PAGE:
23 dicembre 2014 § Lascia un commento
Tutti puntano alla perfezione, a fare tutto giusto al primo tentativo..solo coloro che imparando dai loro errori non mollano potranno avere successo.
Questo articolo vi aiuta a capire come comportarsi
Most of us would accept that failure is just an inevitable part of success. For instance, when you learn how to ski, you have to fall a number of times before you’re able to make it down the mountain skillfully. There are times, however, when failure is not a good thing, such as when you need to meet a customer deadline or achieve a competitive level of quality. Unfortunately, many managers don’t distinguish between when failure can be a valuable catalyst for learning and when it can be truly harmful, leaving employees unsure about when to take risks and experiment, and when to play it safe. For managers and employees, the key to getting this right is understanding whether the organization is in execution mode or innovation mode.
I was reminded of this difference while teaching in Silicon Valley last year. As everyone knows, the area between San Francisco and San Jose has thousands of start-up companies, as well as dozens of innovation “outposts” set up by established companies from around the world. In talking with the people who are involved with these innovation efforts, the striking thing is not their descriptions of success, but of the failures that helped them along the way. In Silicon Valley (and other hotbeds of innovation), failure is badge of honor and a pre-requisite for success—not something to be ashamed of. For these innovators, a successful company, and a successful career, requires a continuing series of rapid experiments, tests, hypotheses, and pivots—which means that nobody gets it right the first time (or the second or third). As a result, failure is highly valued.
In contrast, the established companies that I’ve spent most of my career working with are focused on executing what they already know how to do instead of innovating something new. And when failure occurs in the context of execution, it can harm results or reputation or create undue risk. So even when execution-focused executives say that it’s all right to fail, they usually don’t really mean it. As someone at the Federal Reserve (the quintessential execution organization) once told me, “Around here we want to make sure our people don’t make the same mistake once.”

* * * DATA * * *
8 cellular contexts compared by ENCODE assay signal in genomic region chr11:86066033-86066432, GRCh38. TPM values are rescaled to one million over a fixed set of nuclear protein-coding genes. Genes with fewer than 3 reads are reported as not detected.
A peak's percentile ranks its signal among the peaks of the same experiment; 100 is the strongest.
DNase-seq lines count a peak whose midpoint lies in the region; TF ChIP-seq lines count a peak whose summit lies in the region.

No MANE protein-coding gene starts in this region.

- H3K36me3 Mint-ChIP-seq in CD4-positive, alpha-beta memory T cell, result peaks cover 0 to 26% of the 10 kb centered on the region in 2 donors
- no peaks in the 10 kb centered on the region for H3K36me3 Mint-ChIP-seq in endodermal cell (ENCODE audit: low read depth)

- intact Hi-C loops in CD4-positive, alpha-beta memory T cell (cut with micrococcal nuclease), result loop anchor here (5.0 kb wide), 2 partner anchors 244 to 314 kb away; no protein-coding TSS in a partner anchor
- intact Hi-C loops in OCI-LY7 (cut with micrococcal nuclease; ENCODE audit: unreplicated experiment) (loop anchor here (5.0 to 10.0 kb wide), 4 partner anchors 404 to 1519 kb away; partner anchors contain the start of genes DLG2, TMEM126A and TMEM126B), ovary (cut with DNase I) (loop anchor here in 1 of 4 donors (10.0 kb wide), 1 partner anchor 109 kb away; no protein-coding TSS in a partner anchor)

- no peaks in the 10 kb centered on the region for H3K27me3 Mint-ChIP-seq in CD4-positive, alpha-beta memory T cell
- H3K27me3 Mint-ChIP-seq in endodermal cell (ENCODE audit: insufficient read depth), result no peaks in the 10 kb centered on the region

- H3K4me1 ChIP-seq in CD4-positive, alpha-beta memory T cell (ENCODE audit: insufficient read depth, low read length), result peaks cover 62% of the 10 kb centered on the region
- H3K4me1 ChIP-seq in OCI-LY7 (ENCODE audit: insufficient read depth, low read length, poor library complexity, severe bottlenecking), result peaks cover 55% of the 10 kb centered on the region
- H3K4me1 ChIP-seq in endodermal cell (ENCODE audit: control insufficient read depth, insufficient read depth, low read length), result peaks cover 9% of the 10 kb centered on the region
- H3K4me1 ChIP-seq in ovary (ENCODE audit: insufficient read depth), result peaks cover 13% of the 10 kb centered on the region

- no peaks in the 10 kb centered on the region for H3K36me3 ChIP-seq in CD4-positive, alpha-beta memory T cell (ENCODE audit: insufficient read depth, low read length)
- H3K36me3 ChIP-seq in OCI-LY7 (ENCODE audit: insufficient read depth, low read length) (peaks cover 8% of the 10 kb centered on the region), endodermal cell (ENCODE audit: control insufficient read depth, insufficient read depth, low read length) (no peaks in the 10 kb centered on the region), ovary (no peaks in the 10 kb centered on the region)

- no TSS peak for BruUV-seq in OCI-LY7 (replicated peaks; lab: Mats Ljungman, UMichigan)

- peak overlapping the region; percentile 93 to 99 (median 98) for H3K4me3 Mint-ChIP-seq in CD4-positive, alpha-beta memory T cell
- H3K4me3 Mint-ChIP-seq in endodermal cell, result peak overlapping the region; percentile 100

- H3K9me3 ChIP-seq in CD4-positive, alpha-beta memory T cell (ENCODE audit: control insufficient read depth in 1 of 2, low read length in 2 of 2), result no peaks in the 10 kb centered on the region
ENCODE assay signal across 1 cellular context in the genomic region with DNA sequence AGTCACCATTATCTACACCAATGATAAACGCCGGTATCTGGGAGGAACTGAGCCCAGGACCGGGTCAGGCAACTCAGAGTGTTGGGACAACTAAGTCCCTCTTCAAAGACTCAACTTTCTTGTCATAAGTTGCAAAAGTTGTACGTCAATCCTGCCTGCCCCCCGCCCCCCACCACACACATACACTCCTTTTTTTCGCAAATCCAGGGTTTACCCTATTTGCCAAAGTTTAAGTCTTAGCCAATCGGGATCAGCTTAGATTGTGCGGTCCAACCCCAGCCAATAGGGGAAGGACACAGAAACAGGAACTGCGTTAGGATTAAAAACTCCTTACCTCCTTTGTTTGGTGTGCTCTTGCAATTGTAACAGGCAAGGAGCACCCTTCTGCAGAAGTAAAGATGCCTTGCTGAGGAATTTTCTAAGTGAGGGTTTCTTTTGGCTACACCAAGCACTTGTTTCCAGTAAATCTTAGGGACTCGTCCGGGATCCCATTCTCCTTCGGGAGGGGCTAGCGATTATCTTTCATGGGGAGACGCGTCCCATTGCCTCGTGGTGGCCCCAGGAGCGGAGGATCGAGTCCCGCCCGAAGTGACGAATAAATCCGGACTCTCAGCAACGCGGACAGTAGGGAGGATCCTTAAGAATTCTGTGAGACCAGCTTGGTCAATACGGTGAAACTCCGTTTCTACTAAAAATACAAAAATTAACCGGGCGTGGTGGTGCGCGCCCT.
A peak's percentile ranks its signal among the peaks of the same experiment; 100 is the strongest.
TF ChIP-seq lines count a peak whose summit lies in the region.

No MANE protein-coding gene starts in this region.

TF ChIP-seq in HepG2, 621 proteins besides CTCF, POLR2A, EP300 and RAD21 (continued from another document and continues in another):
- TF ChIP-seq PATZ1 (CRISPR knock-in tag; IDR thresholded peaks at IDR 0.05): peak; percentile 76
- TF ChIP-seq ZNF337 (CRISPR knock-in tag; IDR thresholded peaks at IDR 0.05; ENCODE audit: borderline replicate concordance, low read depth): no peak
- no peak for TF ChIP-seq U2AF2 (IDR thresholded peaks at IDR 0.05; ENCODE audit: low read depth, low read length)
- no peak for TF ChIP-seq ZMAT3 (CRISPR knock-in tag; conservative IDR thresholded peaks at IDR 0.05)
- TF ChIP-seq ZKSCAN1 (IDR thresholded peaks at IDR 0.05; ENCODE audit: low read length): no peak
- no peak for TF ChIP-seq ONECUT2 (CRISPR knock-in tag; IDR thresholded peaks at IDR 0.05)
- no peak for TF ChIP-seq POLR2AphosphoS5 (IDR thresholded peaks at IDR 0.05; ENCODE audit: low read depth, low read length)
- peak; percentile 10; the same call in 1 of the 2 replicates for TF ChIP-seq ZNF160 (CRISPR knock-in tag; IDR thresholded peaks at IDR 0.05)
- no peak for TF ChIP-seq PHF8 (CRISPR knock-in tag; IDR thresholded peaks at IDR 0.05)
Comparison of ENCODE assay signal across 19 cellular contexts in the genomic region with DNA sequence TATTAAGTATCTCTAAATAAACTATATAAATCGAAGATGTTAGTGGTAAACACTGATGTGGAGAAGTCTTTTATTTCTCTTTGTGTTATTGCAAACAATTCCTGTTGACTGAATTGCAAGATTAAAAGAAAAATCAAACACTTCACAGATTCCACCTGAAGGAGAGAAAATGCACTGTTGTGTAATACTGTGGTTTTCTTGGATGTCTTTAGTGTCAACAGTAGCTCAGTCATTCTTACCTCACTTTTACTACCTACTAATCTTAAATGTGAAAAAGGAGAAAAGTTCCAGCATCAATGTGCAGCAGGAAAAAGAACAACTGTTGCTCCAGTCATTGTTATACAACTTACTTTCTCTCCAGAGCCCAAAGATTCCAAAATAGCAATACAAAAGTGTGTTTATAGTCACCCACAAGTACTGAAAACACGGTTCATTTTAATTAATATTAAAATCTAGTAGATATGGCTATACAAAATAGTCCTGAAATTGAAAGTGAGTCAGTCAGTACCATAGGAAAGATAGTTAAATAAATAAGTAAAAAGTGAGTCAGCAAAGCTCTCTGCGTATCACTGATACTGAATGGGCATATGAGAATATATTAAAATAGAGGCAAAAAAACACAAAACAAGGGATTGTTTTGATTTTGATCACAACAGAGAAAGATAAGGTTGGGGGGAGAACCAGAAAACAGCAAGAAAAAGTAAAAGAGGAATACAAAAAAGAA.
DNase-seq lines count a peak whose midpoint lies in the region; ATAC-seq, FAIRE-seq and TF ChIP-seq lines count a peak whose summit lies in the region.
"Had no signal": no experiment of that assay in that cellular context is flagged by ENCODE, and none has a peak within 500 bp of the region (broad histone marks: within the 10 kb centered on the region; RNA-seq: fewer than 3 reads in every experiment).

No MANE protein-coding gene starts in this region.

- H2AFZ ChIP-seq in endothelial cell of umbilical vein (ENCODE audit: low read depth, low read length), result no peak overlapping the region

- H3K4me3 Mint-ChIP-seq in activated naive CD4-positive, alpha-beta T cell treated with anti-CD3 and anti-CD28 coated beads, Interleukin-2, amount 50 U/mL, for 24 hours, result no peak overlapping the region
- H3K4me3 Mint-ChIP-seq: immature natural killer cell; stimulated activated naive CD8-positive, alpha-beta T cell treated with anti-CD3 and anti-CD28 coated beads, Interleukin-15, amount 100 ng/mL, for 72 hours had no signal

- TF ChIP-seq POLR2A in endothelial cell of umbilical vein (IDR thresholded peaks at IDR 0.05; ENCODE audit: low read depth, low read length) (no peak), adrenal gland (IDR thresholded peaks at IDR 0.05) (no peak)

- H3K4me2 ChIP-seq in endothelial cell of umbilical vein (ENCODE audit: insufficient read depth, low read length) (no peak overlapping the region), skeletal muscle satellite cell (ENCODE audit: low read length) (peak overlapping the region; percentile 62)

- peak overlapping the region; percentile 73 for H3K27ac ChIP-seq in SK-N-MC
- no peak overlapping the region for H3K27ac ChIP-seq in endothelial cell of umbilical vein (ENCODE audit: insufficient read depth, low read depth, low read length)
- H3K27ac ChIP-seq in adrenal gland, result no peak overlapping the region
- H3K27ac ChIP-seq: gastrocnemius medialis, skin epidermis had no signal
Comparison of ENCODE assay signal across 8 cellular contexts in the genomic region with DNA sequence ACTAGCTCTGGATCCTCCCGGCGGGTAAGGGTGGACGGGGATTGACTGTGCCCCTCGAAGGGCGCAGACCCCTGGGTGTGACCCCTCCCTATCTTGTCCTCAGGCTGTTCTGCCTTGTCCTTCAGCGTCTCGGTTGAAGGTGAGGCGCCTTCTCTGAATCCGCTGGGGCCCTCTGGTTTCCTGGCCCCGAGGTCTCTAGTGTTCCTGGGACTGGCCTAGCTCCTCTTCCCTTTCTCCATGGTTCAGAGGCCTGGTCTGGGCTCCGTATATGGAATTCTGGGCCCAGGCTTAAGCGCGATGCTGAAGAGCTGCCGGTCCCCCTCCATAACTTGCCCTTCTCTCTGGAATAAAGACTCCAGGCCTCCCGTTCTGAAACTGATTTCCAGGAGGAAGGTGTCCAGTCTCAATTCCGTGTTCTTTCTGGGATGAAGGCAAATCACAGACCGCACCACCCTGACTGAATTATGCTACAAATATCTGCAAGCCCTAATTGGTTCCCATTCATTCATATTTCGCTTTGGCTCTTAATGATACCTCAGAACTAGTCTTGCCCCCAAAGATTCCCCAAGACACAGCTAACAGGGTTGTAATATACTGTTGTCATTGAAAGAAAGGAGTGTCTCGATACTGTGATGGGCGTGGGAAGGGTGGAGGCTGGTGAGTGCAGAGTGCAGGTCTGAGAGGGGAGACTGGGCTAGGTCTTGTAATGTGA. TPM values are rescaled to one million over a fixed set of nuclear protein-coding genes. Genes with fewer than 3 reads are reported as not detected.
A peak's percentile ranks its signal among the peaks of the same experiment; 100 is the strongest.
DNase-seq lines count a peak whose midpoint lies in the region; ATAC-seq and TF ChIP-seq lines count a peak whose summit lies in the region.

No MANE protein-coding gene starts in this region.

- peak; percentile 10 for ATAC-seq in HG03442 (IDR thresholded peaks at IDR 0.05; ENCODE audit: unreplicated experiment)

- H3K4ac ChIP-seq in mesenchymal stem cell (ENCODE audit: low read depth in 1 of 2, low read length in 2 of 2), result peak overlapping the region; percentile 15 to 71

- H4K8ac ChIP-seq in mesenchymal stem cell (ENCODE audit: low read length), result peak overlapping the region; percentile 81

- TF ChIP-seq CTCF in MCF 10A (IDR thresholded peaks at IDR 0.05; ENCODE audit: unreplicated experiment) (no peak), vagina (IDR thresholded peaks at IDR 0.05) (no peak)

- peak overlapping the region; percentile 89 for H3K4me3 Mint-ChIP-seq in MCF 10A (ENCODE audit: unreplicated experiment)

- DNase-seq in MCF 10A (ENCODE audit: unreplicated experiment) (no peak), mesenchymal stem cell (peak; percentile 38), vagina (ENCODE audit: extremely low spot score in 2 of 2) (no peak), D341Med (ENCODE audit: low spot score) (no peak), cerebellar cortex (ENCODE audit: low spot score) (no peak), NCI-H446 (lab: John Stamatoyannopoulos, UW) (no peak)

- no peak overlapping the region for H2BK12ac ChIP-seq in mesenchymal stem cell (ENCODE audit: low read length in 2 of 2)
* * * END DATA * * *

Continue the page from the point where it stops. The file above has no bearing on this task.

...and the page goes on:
The real challenge for leaders is not to either accept or reject failure, but rather to differentiate between whether they are in execution or innovation mode. Being in execution mode means that standard operating practices have been developed and need to be implemented with as little deviation as possible. Sure there can be improvements made, but these have to be done carefully and explicitly, under controlled conditions, so that the basic operations are not disrupted. As such, failure needs to be minimized or eliminated.
Innovation mode, on the other hand, is when standards still don’t exist and best practices are still being discovered and tested. In this kind of situation, it’s important to try out new ideas, formats, and processes – and allow room for plenty of failure – in order to learn what works and what does not. Once the focus becomes clear, managers can more easily communicate what the appropriate attitude toward failure should be.